“There was no hope for that poor little baby, but I felt like a criminal.”
“Should I just talk away?” She seemed nervous at first, nerves tinged with a palpable sense of urgency, it felt like she had been waiting to tell this story.
With the referendum date confirmed, last month Her.ie decided to make a video retracing the steps of the thousands of women who have travelled to the UK for an abortion.
I knew the testimonies from the In Her Shoes Facebook page would be crucial – and I also knew that I needed to talk to someone who had been through it in person.
Barely pausing for breath, the woman I met with began speaking the moment we sat down.
Her toddler son was playing nearby; I asked tentatively “is it ok that we discuss this in front of him?” “Of course,” she responds without skipping a beat.
The urgency builds as she begins to recount the past: “You try and keep a sense of normalcy about the whole thing, it starts the night before because you have to get up so early, like when you’re going on a trip… but with a sick feeling.”
The woman I spoke to had travelled to Liverpool three years ago for an abortion; it was her first child and very much a wanted pregnancy. She and her partner were told early on that the baby wouldn’t survive; the baby was drowning in fluid.
When she visited a clinic to avail of further information, she was accused of being a journalist: “We’ve had people in before trying to catch us out,” they said to her. She responded with “my baby is dying inside me, can you help?”
As her country couldn’t help, she booked flights.
“I remember at the airport, I sat in the furthest corner of the coffee shop, so people wouldn’t see me. I remember looking around and seeing some business people, people heading off on shopping trips and then there were around seven other couples that I noticed, the majority of whom I saw later on in the clinic.”
When they landed the couple headed straight for the clinic: “The taxi – we tried to find a street near the clinic so that I could get out and walk. The taxi man put two and two together. He was not impressed. I felt like telling him, I felt like justifying myself to every person who suspected something.”
She told me that once she arrived she became part of what felt like a ‘conveyor belt’.
“Your partner can’t come with you. You have to basically state that your partner is not abusive and that it’s of your own free will. She weighed me, I’d actually lost weight because I was so stressed. Then they do a final scan they turn the screen away from you so you don’t see the baby. I wanted to see the baby one last time and I wasn’t allowed. I felt like I was being punished.”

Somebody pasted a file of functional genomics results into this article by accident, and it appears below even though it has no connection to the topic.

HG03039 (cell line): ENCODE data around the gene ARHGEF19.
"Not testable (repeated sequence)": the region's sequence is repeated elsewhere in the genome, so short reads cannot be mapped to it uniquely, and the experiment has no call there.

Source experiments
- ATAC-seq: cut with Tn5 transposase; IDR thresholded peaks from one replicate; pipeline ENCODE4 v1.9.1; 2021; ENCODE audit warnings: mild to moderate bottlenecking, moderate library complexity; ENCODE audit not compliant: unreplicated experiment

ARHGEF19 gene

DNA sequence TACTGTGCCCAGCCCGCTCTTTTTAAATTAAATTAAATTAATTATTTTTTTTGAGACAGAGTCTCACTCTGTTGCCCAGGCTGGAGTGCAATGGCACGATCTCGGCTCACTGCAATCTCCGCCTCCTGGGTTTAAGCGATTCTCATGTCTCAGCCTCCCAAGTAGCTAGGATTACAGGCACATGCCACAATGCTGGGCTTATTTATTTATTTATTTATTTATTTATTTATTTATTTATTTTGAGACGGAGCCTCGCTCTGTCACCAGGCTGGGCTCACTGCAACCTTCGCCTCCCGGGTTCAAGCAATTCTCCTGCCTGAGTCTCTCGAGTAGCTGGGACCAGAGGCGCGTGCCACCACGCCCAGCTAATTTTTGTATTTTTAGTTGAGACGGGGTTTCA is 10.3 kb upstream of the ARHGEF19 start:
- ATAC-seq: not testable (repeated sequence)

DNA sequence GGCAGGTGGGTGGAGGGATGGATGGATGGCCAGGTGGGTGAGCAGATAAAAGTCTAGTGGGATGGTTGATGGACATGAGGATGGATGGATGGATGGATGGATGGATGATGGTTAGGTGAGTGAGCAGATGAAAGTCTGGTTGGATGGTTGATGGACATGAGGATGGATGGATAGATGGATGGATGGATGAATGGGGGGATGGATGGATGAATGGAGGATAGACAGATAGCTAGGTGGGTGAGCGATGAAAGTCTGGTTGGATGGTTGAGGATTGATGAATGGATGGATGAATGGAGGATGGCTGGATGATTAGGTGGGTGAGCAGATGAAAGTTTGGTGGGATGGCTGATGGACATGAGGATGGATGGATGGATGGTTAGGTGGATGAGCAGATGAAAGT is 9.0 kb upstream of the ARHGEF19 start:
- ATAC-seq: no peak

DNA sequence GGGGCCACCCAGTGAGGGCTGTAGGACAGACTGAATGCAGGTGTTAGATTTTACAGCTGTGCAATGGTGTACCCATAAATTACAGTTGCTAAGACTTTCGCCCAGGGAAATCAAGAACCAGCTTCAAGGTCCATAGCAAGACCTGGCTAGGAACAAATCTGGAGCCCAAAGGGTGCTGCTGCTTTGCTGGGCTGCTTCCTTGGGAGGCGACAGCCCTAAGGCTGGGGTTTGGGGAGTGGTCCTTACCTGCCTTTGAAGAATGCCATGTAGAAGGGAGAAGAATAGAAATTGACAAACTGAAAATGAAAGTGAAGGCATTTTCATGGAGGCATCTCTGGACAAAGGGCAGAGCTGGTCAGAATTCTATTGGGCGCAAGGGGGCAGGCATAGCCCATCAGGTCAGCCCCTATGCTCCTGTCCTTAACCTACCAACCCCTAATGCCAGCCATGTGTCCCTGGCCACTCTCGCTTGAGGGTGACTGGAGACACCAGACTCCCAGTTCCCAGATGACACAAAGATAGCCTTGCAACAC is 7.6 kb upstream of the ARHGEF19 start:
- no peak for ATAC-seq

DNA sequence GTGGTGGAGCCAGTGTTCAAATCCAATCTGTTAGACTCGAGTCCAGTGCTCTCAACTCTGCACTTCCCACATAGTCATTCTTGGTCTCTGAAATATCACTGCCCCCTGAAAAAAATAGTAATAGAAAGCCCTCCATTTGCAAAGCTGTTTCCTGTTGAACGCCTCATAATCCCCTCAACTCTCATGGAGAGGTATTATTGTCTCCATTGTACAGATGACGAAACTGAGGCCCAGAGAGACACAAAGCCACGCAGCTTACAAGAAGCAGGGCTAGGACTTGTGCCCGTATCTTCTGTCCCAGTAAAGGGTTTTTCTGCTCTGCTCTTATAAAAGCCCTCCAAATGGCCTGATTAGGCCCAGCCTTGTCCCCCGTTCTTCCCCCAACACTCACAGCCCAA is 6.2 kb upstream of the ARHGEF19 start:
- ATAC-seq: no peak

At this point I stopped to apologise; the tears had been welling for a while, the thought of this woman not being able to take one final look at her baby was too much for me. She reached out and touched my hand, as if I was the one who needed comforting. We were both knocked back to reality by her son, who had managed to turn a line of Lego into a piano – a welcome respite from the sadness.
Next, she explained how her partner was told to leave and come back in a few hours. The theatre nurse finally took her documents and told her to ‘calm down’. The woman wanted them to understand why she was there: “It’s a fatal foetal,” she wanted to scream, “The law has forced me to come here, I don’t want to be here.”
Finally, the anesthetic was brought in, a simple count back from ten and she woke in a ward with all the other women. Despite the ward being full, she explained how lonely she felt. “Uncomfortable and sore, I remember thinking how sad I was that I wasn’t pregnant anymore. Even though I knew the baby wasn’t going to survive, I had a few weeks of a pregnancy. When I woke it was so final, I wasn’t pregnant anymore.”
On May 25, Ireland will vote – deciding whether to repeal the 8th amendment of the constitution. If repealed, legislation will be introduced which will allow for safe and legal abortion. Abortion will be a choice that women will get to make themselves, with the help, care, and support of their doctors.
As a journalist, I was told that “the journey had been done”. All the major radio stations and TV stations will cover it in some form. “It’s ‘nothing new’,” the critics said, “is it worth it?” they asked. The answer is YES. It was worth it to walk, if only for a day, in their shoes.
We made this video for the women of ‘In Her Shoes’, we want them to know that we hear their stories, and although it’s hard to comprehend the pain they’ve gone through, we hear them.
I asked the woman who shared her story with me one final question: “How will it help you if the 8th amendment is repealed?” she thought for a moment before responding: “I won’t feel sad for them anymore in the mornings. When it’s a particularly bleak morning, usually in the winter, I think of the women who are heading to the airport and I feel so sad, that will go away.”
Before leaving, I gave a well-deserved standing ovation to the gifted Lego piano player… a star of the future – and a star that will hopefully – after May 25 – live in a more just and less cruel Ireland.